Soprano  Ellen  Hargis

A Conversation with Bruce Duffie


Soprano Ellen Hargis is one of America’s premier early music singers, specializing in repertoire ranging from ballads to opera and oratorio. She has worked with many of the foremost period music conductors of the world, including Andrew Parrott, Gustav Leonhardt, Daniel Harding, Paul Goodwin, John Scott, Monica Huggett, Jane Glover, Nicholas Kraemer, Harry Bickett, Simon Preston, Paul Hillier, Craig Smith, and Jeffery Thomas. She has performed with The Saint Paul Chamber Orchestra, The Virginia Symphony, Washington Choral Arts Society, Long Beach Opera, CBC Radio Orchestra, Freiburg Baroque Orchestra, Tragicomedia, The Mozartean Players, Fretwork, the Seattle Baroque Orchestra, Emmanuel Music and the Mark Morris Dance Group.

Hargis has performed at many of the world’s leading festivals including the Adelaide Festival (Australia), Utrecht Festival (Holland), Resonanzen Festival (Vienna), Tanglewood, the New Music America Festival, Festival Vancouver, the Berkeley Festival (California), and is a frequent guest at the Boston Early Music Festival. Her discography embraces repertoire from medieval to contemporary music. She has recorded the leading role of Aeglé in Lully’s Thésée for CPO, which was nominated for a Grammy Award for Best Opera Recording in 2008, as well as Conradi’s opera Ariadne, also nominated for a Grammy Award. She is featured on a dozen Harmonia Mundi recordings including a critically acclaimed solo recital disc of music by Jacopo Peri, and in Arvo Pärt’s Berlin Mass with Theatre of Voices, and two recital discs with Paul O’Dette on Noyse Productions.

Hargis teaches voice at Case Western Reserve University in Cleveland, and is Artist-in-Residence with the Newberry Consort at the University of Chicago and Northwestern University.

hargis At the beginning of 1998, Hargis was back in Chicago, and graciously agreed to spend an hour with me.  We spoke about various aspects of her career, and the special challenges of performing Early Music as the 90s were winding down.

Bruce Duffie:   Tell me the joys, which I hope are many, and the sorrows, which are hopefully few, of singing Early Music as we move into the new millennium.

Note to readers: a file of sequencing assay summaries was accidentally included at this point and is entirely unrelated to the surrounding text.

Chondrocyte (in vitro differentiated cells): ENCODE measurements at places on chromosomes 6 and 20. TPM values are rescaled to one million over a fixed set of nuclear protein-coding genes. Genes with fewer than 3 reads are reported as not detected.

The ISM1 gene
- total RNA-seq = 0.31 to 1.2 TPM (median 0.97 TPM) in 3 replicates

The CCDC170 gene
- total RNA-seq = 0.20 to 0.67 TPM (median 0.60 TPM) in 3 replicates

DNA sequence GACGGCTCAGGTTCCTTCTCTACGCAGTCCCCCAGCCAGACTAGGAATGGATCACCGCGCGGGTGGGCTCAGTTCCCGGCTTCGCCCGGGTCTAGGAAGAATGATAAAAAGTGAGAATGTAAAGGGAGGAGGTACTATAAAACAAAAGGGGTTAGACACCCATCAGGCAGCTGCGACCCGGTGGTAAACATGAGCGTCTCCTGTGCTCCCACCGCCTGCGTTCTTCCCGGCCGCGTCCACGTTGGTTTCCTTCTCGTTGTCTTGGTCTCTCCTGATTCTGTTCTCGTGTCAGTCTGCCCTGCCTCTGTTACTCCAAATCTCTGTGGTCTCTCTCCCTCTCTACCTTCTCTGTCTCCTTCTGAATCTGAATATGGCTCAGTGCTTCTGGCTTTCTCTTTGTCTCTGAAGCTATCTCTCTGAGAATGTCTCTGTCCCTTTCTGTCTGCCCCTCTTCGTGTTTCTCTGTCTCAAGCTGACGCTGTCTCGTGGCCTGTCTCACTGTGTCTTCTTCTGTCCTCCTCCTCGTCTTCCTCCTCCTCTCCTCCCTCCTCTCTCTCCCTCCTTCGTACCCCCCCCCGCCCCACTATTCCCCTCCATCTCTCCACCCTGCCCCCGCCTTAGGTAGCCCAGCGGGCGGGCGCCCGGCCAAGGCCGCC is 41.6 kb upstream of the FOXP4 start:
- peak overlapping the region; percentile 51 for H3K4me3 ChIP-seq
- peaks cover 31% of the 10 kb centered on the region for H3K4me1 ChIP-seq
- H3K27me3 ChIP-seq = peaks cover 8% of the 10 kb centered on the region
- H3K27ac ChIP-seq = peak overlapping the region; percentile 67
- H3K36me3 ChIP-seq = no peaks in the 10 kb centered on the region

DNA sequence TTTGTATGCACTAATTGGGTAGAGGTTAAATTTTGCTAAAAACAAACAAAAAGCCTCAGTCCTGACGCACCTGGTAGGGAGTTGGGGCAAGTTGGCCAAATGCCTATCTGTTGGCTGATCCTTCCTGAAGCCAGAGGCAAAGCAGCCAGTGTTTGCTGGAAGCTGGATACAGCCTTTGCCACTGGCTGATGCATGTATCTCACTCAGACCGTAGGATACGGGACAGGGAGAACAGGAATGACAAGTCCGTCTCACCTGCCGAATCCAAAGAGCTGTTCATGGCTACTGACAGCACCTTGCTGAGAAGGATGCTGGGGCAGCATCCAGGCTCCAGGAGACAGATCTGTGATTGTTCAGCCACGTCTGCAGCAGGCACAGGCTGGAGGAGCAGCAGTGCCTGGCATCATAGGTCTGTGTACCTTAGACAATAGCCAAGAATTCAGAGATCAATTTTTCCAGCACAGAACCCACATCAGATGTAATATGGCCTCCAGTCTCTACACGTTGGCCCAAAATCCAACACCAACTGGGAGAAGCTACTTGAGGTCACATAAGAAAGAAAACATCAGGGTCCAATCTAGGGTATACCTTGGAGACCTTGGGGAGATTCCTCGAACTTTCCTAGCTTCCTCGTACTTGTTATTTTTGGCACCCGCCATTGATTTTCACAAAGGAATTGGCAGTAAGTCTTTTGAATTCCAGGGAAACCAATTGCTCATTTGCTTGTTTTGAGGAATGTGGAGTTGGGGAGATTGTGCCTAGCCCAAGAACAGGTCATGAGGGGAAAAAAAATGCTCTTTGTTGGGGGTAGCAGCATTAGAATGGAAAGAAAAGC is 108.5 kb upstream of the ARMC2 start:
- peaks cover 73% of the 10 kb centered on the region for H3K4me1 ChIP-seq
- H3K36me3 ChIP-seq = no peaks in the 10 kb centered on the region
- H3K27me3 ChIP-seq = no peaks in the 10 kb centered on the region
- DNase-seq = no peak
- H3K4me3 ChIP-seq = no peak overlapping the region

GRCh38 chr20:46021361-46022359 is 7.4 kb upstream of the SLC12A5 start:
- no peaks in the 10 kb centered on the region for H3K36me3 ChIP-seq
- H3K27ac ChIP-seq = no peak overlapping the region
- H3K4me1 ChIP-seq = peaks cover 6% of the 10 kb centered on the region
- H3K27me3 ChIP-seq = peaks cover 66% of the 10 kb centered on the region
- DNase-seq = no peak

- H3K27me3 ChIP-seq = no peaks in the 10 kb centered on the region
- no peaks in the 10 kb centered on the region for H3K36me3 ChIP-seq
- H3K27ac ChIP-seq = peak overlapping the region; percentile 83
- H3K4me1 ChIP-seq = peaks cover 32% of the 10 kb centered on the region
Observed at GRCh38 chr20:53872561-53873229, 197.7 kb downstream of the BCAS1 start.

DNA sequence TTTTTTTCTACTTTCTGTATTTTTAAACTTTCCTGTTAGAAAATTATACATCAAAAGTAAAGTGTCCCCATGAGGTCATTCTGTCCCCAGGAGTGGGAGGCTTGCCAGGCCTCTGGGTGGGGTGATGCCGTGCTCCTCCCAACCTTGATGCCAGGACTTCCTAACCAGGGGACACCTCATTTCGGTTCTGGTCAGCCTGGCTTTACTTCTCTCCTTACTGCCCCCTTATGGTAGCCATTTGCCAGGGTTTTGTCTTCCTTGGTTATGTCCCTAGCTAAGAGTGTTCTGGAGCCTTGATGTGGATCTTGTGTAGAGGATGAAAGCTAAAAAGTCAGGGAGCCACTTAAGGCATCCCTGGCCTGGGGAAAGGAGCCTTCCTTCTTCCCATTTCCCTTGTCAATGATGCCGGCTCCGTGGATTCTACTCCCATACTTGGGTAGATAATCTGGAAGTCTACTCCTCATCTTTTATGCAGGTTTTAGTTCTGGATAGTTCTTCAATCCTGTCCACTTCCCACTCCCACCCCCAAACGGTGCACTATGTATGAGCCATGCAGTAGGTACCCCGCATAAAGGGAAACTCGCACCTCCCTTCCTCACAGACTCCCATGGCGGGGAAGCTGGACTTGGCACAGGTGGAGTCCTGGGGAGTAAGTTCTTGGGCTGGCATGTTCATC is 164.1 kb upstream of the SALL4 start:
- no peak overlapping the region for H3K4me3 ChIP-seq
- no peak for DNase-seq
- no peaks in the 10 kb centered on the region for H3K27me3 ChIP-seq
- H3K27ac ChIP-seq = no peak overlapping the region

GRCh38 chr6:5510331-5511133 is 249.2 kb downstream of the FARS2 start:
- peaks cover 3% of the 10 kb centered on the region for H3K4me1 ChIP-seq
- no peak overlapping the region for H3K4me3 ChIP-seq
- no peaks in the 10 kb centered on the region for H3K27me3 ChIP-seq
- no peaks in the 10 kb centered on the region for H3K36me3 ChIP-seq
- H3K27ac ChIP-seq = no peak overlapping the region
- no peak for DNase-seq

Ellen Hargis:   I can’t think of any sorrows of singing Early Music, to tell you the truth.  As for the joys, it’s an immense body of music to pick from.  That’s probably one of my favorite things about it.  There’s so muchso many areas, so many countries, and so many styles of music that one can sing and really flirt with.  There are all kinds of styles, from really High Art to practically crossover, to folk music, and all of it will stay within what we call Early Music, and what we can put into a chamber music concert.

BD:   This is much more than someone who just specializes in Verdi and Puccini?

Hargis:   I think so, yes.  I can do something that’s very much like Lieder, and I can sing opera and oratorio, and still stay within what an Early Music performer can do in one’s career.  Singers who specialize in something like Verdi or Puccini have a little bit harder time going out and singing Bach, for instance.

BD:   How do you keep all of the different styles in your head, and not confuse them... or should you confuse them as the eras melt together?

Hargis:   No, they inform each other.  Certainly, I find that when I’ve been singing opera, I go back to singing dramatic art song with a very different kind of style because it certainly informs it.  But the stylistic points of the music are very closely linked to the texts and to the musical style.  It’s really in the notated music in a way that makes it very difficult for me to separate.  Issues of ornamentation would be the places where I have to keep the intellect plugged in so I don’t cross a national or a time boundary.

BD:   Is there ever a chance that you put in too much intellect?

Hargis:   Absolutely not!  [Both laugh]

BD:   Let me make it more general.  Is there a chance that we are getting too intellectual about this music that really we don’t know enough about?

Hargis:   I suppose you could say that it’s possible to be too intellectual about the music for it to be correct, and to forget why we perform music, and why people want to listen to music.  To worry about whether I know enough, or we know enough about a particular repertoire, and therefore to stay away from it, is a little dangerous because a lot of times we can’t know what we don’t know until we try.  We certainly can’t find out about the music unless we’re actively involved in playing it.  We, the performers and scholars, have to work together to find out what we need to know.  Clearly, it would be a mistake to go into a song and not know the translation, or not know the situation that the song came from.  But new repertoire needs to be explored with courage, and then we make our mistakes and move on.

BD:   How do you know when something is as mistake, and how do you know when you’ve got it right?

Hargis:   About ten years later it’s all clear.  [Both laugh]

BD:   [Gently pressing the point]  But way back then, so much was not notated.  Do we really know how things were performed, or how they were supposed to be performed, or was there any unification at all?